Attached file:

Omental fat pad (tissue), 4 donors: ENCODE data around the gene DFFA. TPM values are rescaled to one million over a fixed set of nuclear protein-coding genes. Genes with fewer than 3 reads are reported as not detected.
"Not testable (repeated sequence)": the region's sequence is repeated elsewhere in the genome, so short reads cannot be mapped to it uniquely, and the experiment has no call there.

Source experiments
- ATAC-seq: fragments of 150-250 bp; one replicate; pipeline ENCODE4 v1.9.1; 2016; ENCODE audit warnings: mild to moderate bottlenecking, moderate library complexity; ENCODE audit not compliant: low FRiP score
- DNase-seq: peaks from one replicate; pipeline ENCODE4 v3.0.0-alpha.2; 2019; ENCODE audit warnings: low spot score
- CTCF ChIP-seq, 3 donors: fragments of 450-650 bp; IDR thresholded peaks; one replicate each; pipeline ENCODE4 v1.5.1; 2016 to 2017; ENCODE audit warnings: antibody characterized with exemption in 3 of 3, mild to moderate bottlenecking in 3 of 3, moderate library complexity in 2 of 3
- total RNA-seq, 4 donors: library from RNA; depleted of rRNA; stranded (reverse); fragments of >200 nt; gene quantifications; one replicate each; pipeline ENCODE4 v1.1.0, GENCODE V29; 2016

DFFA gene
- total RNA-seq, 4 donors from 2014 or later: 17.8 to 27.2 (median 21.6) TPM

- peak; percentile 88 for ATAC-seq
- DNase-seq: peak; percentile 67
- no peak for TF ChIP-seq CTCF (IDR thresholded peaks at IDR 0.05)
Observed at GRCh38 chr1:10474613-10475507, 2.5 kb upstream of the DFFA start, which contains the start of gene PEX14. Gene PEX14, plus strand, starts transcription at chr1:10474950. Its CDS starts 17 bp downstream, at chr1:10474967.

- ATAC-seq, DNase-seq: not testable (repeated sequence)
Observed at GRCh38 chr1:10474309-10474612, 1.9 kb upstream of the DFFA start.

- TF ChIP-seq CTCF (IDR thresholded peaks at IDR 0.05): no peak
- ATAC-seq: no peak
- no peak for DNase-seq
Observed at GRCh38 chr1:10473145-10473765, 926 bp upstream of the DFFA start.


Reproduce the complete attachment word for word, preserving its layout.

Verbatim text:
Omental fat pad (tissue), 4 donors: ENCODE data around the gene DFFA. TPM values are rescaled to one million over a fixed set of nuclear protein-coding genes. Genes with fewer than 3 reads are reported as not detected.
"Not testable (repeated sequence)": the region's sequence is repeated elsewhere in the genome, so short reads cannot be mapped to it uniquely, and the experiment has no call there.

Source experiments
- ATAC-seq: fragments of 150-250 bp; one replicate; pipeline ENCODE4 v1.9.1; 2016; ENCODE audit warnings: mild to moderate bottlenecking, moderate library complexity; ENCODE audit not compliant: low FRiP score
- DNase-seq: peaks from one replicate; pipeline ENCODE4 v3.0.0-alpha.2; 2019; ENCODE audit warnings: low spot score
- CTCF ChIP-seq, 3 donors: fragments of 450-650 bp; IDR thresholded peaks; one replicate each; pipeline ENCODE4 v1.5.1; 2016 to 2017; ENCODE audit warnings: antibody characterized with exemption in 3 of 3, mild to moderate bottlenecking in 3 of 3, moderate library complexity in 2 of 3
- total RNA-seq, 4 donors: library from RNA; depleted of rRNA; stranded (reverse); fragments of >200 nt; gene quantifications; one replicate each; pipeline ENCODE4 v1.1.0, GENCODE V29; 2016

DFFA gene
- total RNA-seq, 4 donors from 2014 or later: 17.8 to 27.2 (median 21.6) TPM

- peak; percentile 88 for ATAC-seq
- DNase-seq: peak; percentile 67
- no peak for TF ChIP-seq CTCF (IDR thresholded peaks at IDR 0.05)
Observed at GRCh38 chr1:10474613-10475507, 2.5 kb upstream of the DFFA start, which contains the start of gene PEX14. Gene PEX14, plus strand, starts transcription at chr1:10474950. Its CDS starts 17 bp downstream, at chr1:10474967.

- ATAC-seq, DNase-seq: not testable (repeated sequence)
Observed at GRCh38 chr1:10474309-10474612, 1.9 kb upstream of the DFFA start.

- TF ChIP-seq CTCF (IDR thresholded peaks at IDR 0.05): no peak
- ATAC-seq: no peak
- no peak for DNase-seq
Observed at GRCh38 chr1:10473145-10473765, 926 bp upstream of the DFFA start.